As Bill Gates complained a few days ago, the media largely ignored the news that the World Health Organization has approved a new Chinese-made vaccine against a big killer, Japanese encephalitis, that afflicts the rural poor in Asia.
“That’s too bad, because there’s a powerful story here about the tremendous progress the world is making to save and improve the lives of the world’s poorest,” Gates wrote in his blog.
It is too bad, but not surprising.
The likely reason most media neglected this much-neglected disease is probably because the editors and reporters — like most Americans — have never heard of Japanese encephalitis, JE. But then again, more than a decade ago, few had ever heard of West Nile virus, WNV, either.
The two viruses, WNV and JE, are genetic cousins. They are arboviruses – meaning birds help spread them – that kill and disable people who acquire the infection through a mosquito bite.
West Nile virus was named for a region in Uganda where it was discovered many years ago. It was first seen in the U.S. in the late 1990s and has since become endemic (entrenched, in non-epidemiology lingo) here, annually killing dozens of people and sickening thousands.
Now, it’s almost a tautology to say infectious diseases don’t respect borders. And some may want to argue with the claim climate change is helping fuel the spread of mosquito-borne diseases like dengue, WNV and others. But bird-borne viruses are especially hard to contain (e.g., bird flu) and so it’s not really a scare tactic to suggest this cousin to WNV may soon end up here as well.
That would be bad. The threat to humans by WNV appears to be just chicken feed (pun intended) compared to the damage done by its much more aggressive relative JE, which regularly wreaks havoc across Asia.
One in four people infected by JE die, the CDC says.
“Our interest in this disease began when we went into the Indian state of Andhra Pradesh intending to expand Hepatitis B vaccinations,” said Julie Jacobson, who manages the Bill & Melinda Gates Foundation’s efforts against Neglected Tropical Diseases (which, as I noted above, aren’t always limited to the tropics anymore). “Indian officials told us hey, thanks, that’s great … but we have a much bigger problem with Japanese encephalitis.”
At the time, Jacobson was working for PATH on a Gates Foundation project aimed at improving a number of immunization programs for children in Andhra Pradesh (where Microsoft also has a lot of employees, and some pull with local government).
There was a JE vaccine available, she said, but it was in short supply and had some quality problems. Also, it was relatively expensive. So Jacobson and the PATH gang, supported by the Gates Foundation, did their own Asia pivot and decided to include a new effort to get a better, cheaper vaccine against this big, neglected killer.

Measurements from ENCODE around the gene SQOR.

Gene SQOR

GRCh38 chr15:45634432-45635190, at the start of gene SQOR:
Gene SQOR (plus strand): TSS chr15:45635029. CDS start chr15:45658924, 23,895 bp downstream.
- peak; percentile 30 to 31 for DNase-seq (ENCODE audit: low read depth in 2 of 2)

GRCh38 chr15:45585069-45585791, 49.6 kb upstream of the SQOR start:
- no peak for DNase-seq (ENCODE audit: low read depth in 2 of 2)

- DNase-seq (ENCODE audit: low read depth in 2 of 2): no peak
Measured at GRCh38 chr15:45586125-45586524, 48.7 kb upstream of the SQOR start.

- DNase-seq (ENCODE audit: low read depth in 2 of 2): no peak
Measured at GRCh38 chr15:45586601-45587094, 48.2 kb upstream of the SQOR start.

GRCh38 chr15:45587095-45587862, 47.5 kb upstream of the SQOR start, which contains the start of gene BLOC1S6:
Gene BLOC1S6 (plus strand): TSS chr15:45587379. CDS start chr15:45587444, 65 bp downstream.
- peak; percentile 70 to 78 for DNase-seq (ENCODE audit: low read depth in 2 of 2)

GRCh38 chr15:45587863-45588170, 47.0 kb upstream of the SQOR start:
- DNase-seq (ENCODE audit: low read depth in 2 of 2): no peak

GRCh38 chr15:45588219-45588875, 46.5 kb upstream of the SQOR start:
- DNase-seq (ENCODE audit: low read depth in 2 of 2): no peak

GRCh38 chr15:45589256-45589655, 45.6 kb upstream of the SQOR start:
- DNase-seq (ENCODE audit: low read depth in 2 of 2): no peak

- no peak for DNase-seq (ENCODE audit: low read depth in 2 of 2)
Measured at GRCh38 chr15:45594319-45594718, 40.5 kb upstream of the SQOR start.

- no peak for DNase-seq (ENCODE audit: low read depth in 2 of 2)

“The officials estimate is that there are about 68,000 cases of Japanese encephalitis every year with anywhere from 20 to 30 percent of them resulting in death and at least half of the survivors left with permanent (damage) such as brain damage, seizures, loss of ability to speak or other sequelae,” said Lance Gordon, director of the neglected disease program for Gates.
“We think that’s probably an underestimate, due to lack of adequate surveillance and diagnoses,” Gordon said. Many millions of people are infected every year with billions at risk, he said, all of which contributes to the spread of the virus between animals and humans – and causing tremendous pain and suffering to the poor.
Once the Seattle gang of disease warriors decided they needed to do battle against JE, Jacobson and her team began trying to figure out how (and who) best to partner with to make a better JE vaccine.
At first, it seemed like Indian drug makers might be the most obvious choice. That didn’t work out (nobody will say why, but it usually has to do with money….). Perhaps coincident with WHO approval of China’s vaccine, Indian officials announced that they also had a newly approved JE vaccine, which is reportedly an improvement over the old one in terms of its immunogenicity but also multi-dose and more expensive than the Chinese vaccine.
Jacobson said the PATH-Gates goal was to produce a cheap and single-dose vaccine (because children in poor communities tend to miss out on secondary or tertiary boosting shots). China had a vaccine that appeared to fit the bill, but lacked many of the necessary regulatory and manufacturing standards needed to gain WHO approval for international use.
So in addition to helping with the science and clinical testing, PATH and the Gates Foundation assisted China in its efforts to finally become an internationally recognized player in the vaccine industry.
“That’s why this WHO pre-qualification for this vaccine is such a tremendous milestone,” said Kathy Neuzil, head of vaccine delivery and access for PATH. “This is a great step forward in preventing this horrible disease. But it’s also a step forward in making China a major player in low-cost and quality production of vaccines.”
Jacobson and Gordon said they can’t predict to the penny (and, well, aren’t allowed to because of proprietary concerns) the likelyt cost of the new Chinese-made vaccine. But making sure it will be inexpensive and accessible to the poorest people was a fundamental goal of this initiative at the outset and so they are confident it will be costed out in pennies rather than dollars.
“This has taken us a long time to get here,” Jacobson said. “But we got here, and it’s pretty exciting.”